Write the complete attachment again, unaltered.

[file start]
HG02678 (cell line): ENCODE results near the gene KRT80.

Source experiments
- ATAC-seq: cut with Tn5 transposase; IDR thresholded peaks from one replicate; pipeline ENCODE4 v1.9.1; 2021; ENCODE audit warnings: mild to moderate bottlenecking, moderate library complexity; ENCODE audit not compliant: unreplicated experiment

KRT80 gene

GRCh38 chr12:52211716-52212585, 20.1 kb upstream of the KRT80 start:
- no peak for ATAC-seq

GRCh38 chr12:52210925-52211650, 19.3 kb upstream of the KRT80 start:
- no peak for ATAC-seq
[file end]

HG02678 (cell line): ENCODE results near the gene KRT80.

Source experiments
- ATAC-seq: cut with Tn5 transposase; IDR thresholded peaks from one replicate; pipeline ENCODE4 v1.9.1; 2021; ENCODE audit warnings: mild to moderate bottlenecking, moderate library complexity; ENCODE audit not compliant: unreplicated experiment

KRT80 gene

GRCh38 chr12:52211716-52212585, 20.1 kb upstream of the KRT80 start:
- no peak for ATAC-seq

GRCh38 chr12:52210925-52211650, 19.3 kb upstream of the KRT80 start:
- no peak for ATAC-seq